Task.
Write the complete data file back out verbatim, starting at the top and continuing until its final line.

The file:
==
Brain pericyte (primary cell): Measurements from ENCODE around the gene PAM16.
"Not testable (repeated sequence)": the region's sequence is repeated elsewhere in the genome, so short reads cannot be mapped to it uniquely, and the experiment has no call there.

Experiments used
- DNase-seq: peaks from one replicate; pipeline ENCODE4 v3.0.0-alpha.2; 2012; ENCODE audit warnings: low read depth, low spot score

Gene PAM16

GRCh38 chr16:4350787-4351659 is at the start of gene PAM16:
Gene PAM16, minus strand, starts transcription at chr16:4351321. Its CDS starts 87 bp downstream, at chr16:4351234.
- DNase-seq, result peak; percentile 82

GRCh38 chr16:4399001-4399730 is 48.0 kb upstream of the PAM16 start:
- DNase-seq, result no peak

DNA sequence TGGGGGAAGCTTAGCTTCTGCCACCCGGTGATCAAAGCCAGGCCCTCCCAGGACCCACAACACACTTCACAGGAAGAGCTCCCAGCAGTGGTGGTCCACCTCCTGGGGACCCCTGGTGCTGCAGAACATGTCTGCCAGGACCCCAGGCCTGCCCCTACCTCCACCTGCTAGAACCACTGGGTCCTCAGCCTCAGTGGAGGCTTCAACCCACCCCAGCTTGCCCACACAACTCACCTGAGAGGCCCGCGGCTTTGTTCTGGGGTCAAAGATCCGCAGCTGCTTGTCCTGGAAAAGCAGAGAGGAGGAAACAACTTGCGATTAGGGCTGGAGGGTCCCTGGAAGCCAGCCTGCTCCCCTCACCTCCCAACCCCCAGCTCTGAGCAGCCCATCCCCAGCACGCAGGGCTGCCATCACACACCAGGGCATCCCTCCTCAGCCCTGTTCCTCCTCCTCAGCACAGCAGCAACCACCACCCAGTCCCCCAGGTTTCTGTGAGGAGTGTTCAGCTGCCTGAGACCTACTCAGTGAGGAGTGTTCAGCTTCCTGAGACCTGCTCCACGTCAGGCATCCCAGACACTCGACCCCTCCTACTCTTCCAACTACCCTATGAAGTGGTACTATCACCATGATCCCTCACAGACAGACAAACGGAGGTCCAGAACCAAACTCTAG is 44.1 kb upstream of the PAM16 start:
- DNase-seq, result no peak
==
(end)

Brain pericyte (primary cell): Measurements from ENCODE around the gene PAM16.
"Not testable (repeated sequence)": the region's sequence is repeated elsewhere in the genome, so short reads cannot be mapped to it uniquely, and the experiment has no call there.

Experiments used
- DNase-seq: peaks from one replicate; pipeline ENCODE4 v3.0.0-alpha.2; 2012; ENCODE audit warnings: low read depth, low spot score

Gene PAM16

GRCh38 chr16:4350787-4351659 is at the start of gene PAM16:
Gene PAM16, minus strand, starts transcription at chr16:4351321. Its CDS starts 87 bp downstream, at chr16:4351234.
- DNase-seq, result peak; percentile 82

GRCh38 chr16:4399001-4399730 is 48.0 kb upstream of the PAM16 start:
- DNase-seq, result no peak

DNA sequence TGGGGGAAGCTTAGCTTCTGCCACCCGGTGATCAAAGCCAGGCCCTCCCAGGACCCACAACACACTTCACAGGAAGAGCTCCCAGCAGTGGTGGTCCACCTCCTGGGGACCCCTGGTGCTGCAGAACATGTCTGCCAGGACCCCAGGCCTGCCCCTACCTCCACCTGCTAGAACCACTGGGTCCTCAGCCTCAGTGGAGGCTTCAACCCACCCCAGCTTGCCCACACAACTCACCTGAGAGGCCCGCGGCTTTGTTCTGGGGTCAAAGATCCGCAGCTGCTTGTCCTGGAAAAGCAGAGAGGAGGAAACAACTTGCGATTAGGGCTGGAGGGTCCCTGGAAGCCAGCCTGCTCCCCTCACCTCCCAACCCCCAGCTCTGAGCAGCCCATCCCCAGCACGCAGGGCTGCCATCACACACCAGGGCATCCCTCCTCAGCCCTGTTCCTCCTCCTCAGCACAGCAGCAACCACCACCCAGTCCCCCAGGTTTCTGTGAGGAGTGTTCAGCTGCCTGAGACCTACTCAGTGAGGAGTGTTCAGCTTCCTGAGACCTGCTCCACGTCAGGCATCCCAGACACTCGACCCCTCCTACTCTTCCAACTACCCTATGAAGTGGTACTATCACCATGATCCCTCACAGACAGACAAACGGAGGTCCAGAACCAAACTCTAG is 44.1 kb upstream of the PAM16 start:
- DNase-seq, result no peak